Somehow I got on the email distribution list for TMR Direct, a company that specializes in direct-mail services. I’m glad I did, because they keep track of direct-mail trends and have a ton of research to back up their stats and recommendations.
With so much emphasis placed on e-marketing media—email, twitter, Facebook—you might think that direct mail is all but dead.
Au contraire! According to TMR, direct mail has a greater response rate than email, and people are far more likely to donate to nonprofits in response to a mailed rather than an emailed solicitation. Plus, in a sea of electronic messages, direct mail messages stand out, especially for the younger crowd (in fact, according to statistics gathered by ProfitFuzion.com, young people were the most likely demographic to respond to a direct mail piece in 2012).
So sales letters are still a worthwhile assignment for bcomm classes, and you can find good coaching tips on the TMR website. For example, . . .
–The latest TMR email I received was titled “Should Your Direct Mail Scream?” The article had good advice to share with your students when they’re trying to craft an appropriate attention-getter.
–“A Picture Is Worth a Thousand Customers” talks about the importance of giving your direct mail visual appeal—while also pointing out that the most important factor for success is the right distribution list, not words or pictures.
–One article gives “6 reasons Your Direct Marketing Strategy Should Include Coupons.” Until now, it never occurred to me to suggest that my students make coupons part of their sales messages. But in many cases, they should.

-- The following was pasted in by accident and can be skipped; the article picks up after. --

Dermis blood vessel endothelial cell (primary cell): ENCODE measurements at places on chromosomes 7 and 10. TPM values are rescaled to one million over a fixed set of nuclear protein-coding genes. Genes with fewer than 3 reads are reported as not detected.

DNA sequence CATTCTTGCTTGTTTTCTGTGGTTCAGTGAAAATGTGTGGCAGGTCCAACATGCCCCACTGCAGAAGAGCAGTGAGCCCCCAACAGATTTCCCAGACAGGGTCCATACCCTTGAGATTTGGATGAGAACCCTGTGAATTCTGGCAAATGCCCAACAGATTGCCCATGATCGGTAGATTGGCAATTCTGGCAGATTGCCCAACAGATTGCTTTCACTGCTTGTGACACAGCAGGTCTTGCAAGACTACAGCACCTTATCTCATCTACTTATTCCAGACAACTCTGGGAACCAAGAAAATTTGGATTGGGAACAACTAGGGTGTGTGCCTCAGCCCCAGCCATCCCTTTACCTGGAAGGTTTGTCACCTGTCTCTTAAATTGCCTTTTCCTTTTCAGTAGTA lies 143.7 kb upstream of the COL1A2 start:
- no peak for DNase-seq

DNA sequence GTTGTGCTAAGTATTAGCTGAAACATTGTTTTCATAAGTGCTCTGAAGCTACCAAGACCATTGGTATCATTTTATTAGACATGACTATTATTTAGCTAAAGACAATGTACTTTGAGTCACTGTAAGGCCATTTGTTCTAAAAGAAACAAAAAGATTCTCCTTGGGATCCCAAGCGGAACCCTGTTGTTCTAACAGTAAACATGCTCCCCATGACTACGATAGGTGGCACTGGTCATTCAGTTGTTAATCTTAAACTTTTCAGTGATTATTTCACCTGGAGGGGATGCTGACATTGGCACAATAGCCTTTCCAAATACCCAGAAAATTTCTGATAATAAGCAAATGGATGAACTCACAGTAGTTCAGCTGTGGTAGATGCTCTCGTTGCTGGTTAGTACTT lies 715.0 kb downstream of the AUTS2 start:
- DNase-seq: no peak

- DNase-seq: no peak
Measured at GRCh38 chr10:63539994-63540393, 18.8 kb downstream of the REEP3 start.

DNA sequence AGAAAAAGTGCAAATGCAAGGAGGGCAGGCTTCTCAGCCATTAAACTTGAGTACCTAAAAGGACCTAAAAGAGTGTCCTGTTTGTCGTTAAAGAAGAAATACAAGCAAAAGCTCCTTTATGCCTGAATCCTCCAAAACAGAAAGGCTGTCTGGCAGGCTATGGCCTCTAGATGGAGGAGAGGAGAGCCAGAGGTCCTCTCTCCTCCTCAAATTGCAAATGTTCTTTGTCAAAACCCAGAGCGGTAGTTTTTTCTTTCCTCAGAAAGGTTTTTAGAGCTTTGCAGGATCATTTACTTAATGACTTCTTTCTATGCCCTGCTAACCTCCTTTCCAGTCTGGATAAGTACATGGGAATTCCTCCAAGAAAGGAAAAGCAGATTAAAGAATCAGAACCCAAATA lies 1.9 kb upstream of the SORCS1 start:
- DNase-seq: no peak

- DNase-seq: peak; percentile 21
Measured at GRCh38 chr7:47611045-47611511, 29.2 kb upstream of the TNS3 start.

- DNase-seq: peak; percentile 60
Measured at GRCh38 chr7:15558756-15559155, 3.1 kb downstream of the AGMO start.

You can also download free whitepapers from TMR, such as Best Direct Mail Practices in an Evolving Marketplace, to learn about the role that direct mail can play in today’s multimedia marketing campaigns.
The sales letter has always been a popular assignment with my students, and I’m glad to have solid evidence that this is still an important genre in business writing. A well-designed sales-letter assignment can help students think through not only their verbal and visual choices but also how the message will function in relation to other media in an integrated sales effort.
So as you’re planning your fall courses, don’t feel shy about including the time-honored sales letter. Just be sure you have your students think about its new role and purpose in the e-media marketplace.